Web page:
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Shakespeare, Pericles, Chorus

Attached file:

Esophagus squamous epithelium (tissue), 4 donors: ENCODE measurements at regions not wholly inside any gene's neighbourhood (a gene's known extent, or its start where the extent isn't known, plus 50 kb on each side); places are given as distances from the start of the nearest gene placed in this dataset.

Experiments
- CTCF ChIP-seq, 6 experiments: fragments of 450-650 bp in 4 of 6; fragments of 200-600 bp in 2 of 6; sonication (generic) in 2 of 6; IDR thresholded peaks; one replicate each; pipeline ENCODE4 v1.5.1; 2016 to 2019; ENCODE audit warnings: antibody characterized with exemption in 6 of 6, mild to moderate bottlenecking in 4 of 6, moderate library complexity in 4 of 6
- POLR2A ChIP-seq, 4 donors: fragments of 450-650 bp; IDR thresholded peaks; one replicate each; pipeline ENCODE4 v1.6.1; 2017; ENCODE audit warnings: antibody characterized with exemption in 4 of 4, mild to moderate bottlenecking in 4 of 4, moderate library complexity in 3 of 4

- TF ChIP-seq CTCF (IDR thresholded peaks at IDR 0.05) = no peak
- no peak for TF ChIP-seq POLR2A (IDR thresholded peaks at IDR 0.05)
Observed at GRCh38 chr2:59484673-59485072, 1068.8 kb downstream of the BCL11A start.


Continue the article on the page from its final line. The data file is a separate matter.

Pericles, swept along by the wave of interest in Shakespeare's romances, has lately received its due share of critical and theatrical attention, but it remains something of a bastard child. Pericles was originally labelled a "problem" because oof the textual controversy—exclusion from the 1623 folio, evidence of joint authorship—and the label sticks because of the common complaint that the play somehow feels different from the other plays in the canon. Uneven in style and random in structure, it seems almost to provoke disengagement. It actively resists expectations of casual plot and frustrates the urge to identify with characters on stage. This distancing effect has been attributed to the dominance of spectacle and narrative in the play, the result of Shakespeare's conversion of romance narrative into drama. The device of the Chorus, an antiquated stage convention by 1608, and Gower's own antique figure (as Chorus) effectively distance the audience from the dramatized action.